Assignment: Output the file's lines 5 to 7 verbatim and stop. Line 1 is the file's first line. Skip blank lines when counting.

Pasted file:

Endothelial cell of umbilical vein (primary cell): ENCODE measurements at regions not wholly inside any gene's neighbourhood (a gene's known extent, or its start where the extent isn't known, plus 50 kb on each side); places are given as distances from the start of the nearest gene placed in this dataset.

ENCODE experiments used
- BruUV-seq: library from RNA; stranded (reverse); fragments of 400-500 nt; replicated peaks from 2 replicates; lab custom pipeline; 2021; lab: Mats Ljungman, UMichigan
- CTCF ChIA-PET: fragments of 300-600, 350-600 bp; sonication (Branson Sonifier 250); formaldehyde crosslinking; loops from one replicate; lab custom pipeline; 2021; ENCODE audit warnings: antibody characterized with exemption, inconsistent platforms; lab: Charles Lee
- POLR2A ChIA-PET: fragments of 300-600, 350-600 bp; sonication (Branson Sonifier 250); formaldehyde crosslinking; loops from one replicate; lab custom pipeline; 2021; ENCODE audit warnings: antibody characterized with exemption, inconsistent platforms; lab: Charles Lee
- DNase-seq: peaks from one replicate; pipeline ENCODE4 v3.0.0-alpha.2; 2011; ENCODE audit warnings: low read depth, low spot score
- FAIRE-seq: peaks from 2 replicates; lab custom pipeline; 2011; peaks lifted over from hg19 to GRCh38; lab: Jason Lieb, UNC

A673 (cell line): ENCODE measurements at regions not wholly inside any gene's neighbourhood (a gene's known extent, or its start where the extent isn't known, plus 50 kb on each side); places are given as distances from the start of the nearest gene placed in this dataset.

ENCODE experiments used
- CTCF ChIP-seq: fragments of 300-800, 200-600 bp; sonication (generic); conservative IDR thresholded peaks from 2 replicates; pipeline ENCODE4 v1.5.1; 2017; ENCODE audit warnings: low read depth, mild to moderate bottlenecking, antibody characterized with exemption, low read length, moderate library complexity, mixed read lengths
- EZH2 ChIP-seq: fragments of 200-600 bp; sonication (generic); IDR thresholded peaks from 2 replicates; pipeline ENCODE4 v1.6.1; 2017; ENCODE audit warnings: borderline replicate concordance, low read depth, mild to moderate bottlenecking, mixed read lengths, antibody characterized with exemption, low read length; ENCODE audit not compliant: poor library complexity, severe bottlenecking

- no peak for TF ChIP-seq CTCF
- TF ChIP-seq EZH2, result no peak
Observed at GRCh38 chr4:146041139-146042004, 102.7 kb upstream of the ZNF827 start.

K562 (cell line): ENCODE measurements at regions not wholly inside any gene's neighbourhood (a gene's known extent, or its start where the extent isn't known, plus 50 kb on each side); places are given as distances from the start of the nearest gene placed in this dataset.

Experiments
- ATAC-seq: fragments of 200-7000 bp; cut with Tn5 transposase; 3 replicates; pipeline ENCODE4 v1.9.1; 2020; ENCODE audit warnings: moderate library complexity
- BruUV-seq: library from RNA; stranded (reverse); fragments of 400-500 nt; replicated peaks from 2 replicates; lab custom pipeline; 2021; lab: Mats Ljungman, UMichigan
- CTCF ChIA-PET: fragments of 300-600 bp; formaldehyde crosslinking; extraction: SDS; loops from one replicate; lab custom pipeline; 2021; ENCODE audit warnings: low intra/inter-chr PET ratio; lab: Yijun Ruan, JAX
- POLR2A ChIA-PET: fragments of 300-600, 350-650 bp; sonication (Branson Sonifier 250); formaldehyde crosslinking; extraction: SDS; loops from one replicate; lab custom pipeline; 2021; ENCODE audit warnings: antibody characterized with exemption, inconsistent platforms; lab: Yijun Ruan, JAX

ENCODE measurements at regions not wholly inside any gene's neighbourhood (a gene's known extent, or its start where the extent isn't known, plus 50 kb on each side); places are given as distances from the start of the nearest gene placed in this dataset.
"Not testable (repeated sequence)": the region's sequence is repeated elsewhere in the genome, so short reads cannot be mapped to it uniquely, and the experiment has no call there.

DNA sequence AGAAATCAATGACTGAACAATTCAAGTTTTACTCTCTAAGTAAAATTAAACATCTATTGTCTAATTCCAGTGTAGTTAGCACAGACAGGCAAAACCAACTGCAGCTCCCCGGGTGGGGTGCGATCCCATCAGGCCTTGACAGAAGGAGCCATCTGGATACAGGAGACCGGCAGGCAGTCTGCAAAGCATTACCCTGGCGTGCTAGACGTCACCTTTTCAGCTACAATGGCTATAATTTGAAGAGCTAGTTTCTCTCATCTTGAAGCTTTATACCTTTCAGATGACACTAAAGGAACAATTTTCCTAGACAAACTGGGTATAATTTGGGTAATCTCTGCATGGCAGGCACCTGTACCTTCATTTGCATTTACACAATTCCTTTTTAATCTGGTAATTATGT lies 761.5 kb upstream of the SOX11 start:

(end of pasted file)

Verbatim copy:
- POLR2A ChIA-PET: fragments of 300-600, 350-600 bp; sonication (Branson Sonifier 250); formaldehyde crosslinking; loops from one replicate; lab custom pipeline; 2021; ENCODE audit warnings: antibody characterized with exemption, inconsistent platforms; lab: Charles Lee
- DNase-seq: peaks from one replicate; pipeline ENCODE4 v3.0.0-alpha.2; 2011; ENCODE audit warnings: low read depth, low spot score
- FAIRE-seq: peaks from 2 replicates; lab custom pipeline; 2011; peaks lifted over from hg19 to GRCh38; lab: Jason Lieb, UNC